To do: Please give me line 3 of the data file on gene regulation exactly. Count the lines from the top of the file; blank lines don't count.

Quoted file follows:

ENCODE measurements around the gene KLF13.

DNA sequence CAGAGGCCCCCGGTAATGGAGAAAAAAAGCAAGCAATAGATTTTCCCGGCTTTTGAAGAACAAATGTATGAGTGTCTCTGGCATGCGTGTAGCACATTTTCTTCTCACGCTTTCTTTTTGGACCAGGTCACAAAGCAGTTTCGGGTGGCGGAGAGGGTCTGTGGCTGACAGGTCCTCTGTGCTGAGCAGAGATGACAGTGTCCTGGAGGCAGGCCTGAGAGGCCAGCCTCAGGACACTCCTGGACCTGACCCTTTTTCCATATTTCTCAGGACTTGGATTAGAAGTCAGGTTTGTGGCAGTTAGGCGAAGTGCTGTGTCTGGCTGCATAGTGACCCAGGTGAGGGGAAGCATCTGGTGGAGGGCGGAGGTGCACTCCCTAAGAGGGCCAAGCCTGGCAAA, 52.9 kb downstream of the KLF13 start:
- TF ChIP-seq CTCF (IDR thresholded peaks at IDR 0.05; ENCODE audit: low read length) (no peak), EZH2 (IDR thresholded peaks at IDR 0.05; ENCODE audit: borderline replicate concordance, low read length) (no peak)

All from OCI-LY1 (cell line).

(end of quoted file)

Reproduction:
- TF ChIP-seq CTCF (IDR thresholded peaks at IDR 0.05; ENCODE audit: low read length) (no peak), EZH2 (IDR thresholded peaks at IDR 0.05; ENCODE audit: borderline replicate concordance, low read length) (no peak)